Editor’s note: Last Thursday, Judith Miller penned a column for The Wall Street Journal in which she accused the new film Fair Game of pushing “untruths” in its telling of the outing of former CIA agent Valerie Plame. Miller described the film, which focuses on the relationship of Plame and husband Joe Wilson, as “brilliantly acted,” but a “gross distortion of a complicated political saga.” She challenges seven of what she calls the film’s “untruths”; among them, claims that Plame played a “key role” in the CIA’s counterproliferation division, charged with gathering evidence on Iraq’s WMD programs, and that Plame was involved in missions to provide safe havens to Iraqi scientists. Miller also takes issue with a subplot in the film in which Plame, played by Naomi Watts, recruits an Iraqi-American woman to visit her scientist brother in Iraq, where is working on the country’s WMD program. CJR approached Fair Game director Doug Liman (Swingers, Mr and Mrs Smith, The Bourne Identity) for comment. He wrote back with this response to Miller’s piece.
Judith Miller demonstrated in her recent WSJ story about my film, Fair Game, the same cavalier attitude towards the facts that led to her departure from The New York Times in disgrace. And we should never forget that Scooter Libby outed Valerie Plame to Miller in June 2003—more than two weeks before Richard Armitage outed Plame to Novak. Somehow Miller neglected to mention that in her op-ed piece. But she also forgot about that before—in her early grand jury testimony—until she was forced to come clean about it in a subsequent grand jury appearance and under oath at Libby’s trial. Miller’s belated testimony helped convict her “source” Libby, but not until she did everything she could, as a forceful proponent of the war in Iraq, to avoid telling the truth to the American public.
And so here we go again.
Judith Miller writes that her supposed anonymous sources told her that Valerie Plame did not play a “key role” in the CIA’s effort to penetrate Iraq’s presumed WMD program. In truth, Valerie Plame was head of operations for the CIA’s Joint Task Force on Iraq (JTFI). My sources: former Director of Central Intelligence George Tenet and U.S. attorney Pat Fitzgerald.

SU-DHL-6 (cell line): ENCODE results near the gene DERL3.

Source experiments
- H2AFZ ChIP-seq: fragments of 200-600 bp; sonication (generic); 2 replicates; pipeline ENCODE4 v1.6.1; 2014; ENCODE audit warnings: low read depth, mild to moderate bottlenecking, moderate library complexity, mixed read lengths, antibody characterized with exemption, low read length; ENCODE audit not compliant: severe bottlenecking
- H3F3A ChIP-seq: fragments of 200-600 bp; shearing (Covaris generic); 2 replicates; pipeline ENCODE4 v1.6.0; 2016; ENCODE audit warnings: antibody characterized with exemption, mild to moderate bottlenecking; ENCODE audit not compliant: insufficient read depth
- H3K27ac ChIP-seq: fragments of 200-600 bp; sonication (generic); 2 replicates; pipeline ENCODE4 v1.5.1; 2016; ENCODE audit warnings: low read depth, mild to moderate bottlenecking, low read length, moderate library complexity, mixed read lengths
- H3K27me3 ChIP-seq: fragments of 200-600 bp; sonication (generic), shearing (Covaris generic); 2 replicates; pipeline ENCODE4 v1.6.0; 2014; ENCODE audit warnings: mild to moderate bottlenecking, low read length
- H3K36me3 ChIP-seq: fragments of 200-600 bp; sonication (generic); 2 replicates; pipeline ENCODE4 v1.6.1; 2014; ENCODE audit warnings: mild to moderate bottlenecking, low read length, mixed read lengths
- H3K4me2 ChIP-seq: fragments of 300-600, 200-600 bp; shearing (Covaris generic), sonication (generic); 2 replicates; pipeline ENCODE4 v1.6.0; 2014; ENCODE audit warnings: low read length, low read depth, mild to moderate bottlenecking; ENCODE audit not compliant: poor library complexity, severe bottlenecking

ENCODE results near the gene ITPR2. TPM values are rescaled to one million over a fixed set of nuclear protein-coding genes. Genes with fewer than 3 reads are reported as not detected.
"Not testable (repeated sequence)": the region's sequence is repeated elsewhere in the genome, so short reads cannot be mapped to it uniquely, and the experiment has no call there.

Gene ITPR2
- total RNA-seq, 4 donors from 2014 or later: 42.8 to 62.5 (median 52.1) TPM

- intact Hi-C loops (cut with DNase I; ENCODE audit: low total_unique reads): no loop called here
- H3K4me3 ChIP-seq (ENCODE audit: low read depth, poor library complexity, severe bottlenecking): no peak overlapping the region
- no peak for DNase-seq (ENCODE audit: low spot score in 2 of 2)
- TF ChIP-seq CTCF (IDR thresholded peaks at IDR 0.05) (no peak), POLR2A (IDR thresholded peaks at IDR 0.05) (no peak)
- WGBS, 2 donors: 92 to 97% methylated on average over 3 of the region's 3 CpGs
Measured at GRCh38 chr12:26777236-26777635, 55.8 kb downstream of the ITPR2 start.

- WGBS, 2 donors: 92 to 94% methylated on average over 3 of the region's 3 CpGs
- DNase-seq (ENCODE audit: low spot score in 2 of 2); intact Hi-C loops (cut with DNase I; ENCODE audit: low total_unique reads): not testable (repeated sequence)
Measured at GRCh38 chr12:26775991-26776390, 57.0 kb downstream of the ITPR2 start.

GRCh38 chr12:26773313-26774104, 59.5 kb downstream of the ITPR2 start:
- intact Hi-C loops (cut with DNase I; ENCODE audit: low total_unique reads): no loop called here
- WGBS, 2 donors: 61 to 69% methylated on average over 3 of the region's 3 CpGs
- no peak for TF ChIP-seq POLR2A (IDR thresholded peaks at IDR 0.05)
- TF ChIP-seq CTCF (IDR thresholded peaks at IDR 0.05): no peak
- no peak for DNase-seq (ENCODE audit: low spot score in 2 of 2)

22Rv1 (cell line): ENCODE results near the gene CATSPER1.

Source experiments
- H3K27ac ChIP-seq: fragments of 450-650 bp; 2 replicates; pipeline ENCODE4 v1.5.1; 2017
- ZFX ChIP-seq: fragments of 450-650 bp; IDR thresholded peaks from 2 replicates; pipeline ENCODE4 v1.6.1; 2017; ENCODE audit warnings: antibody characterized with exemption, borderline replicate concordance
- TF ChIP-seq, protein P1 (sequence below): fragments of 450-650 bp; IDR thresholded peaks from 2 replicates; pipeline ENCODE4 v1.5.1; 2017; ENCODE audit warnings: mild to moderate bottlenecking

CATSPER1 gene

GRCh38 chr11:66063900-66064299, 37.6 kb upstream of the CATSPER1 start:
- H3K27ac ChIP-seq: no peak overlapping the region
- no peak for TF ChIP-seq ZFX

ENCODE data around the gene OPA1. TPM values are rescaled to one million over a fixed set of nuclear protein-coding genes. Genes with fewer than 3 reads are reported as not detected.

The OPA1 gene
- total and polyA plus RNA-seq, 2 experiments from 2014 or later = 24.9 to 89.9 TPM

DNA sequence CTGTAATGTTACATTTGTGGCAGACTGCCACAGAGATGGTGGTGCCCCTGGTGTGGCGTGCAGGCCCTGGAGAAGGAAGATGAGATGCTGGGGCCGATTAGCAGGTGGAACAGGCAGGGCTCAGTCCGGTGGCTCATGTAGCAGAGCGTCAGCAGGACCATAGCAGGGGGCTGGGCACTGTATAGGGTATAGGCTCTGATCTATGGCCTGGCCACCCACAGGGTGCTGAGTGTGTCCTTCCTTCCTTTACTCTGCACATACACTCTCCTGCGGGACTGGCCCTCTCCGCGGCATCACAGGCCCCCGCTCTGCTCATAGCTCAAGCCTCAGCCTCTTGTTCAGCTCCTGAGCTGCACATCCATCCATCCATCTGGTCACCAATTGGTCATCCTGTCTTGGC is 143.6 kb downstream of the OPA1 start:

Valerie’s specific actions as head of operations for the JTFI were and still are classified. Valerie Plame, a loyal intelligence officer from a military family, has always honored and continues to honor the secrecy agreement she signed when she joined the Agency more than twenty-five years ago. As filmmakers, we did the best job we could to piece together her activities in covert CIA operations specializing in nuclear counter-proliferation. This is not easy, especially since Valerie was a NOC, a form of deep cover operative with no official ties to the U.S. government. To be drawn into debating what this deep cover operative may or may not have done is to miss the big picture—this was no “glorified secretary” who was outed by the White House. Far from it.
Special Counsel Fitzgerald submitted a memorandum to the district court in the Libby trial spelling out in detail Valerie’s undercover role overseas, covert status, and senior positions at the CIA leading counter-proliferation teams and searching for WMD in Iraq. It is disgraceful that Miller and others like her continue to demean Valerie and the dedicated women and men who serve our country as operations officers and risk their lives to keep armchair warriors like Miller safe from harm.
Regarding the Iraqi scientists that are the focus of a sub-plot in Fair Game, Judith Miller seems to blur the line between opinions and indisputable fact. This much we know to be fact: the CIA made a criminal referral because of Plame’s outing. I doubt that the CIA and its director George Tenet—someone who bent over backwards to protect the Bush Administration—would have allowed that to occur if the consequences to national security weren’t serious and the damage to intelligence operations severe.
Obviously WMDs remain a sore subject for Miller, who wrote many erroneous stories that badly misled the American public about their existence in Iraq in 2003. Fair Game doesn’t much focus on the WMDs, except to recount an episode showing the dangers of politicized intelligence, which is now common wisdom on both sides of the political aisle. Indeed, Fair Game doesn’t even state an opinion about the war itself, however disastrous its consequences are in hindsight. Rather, Fair Game is about the president of the United States lying to the American people, and what happened to the people who challenged him. The wagons were circled around the president of the United States on the trust issue.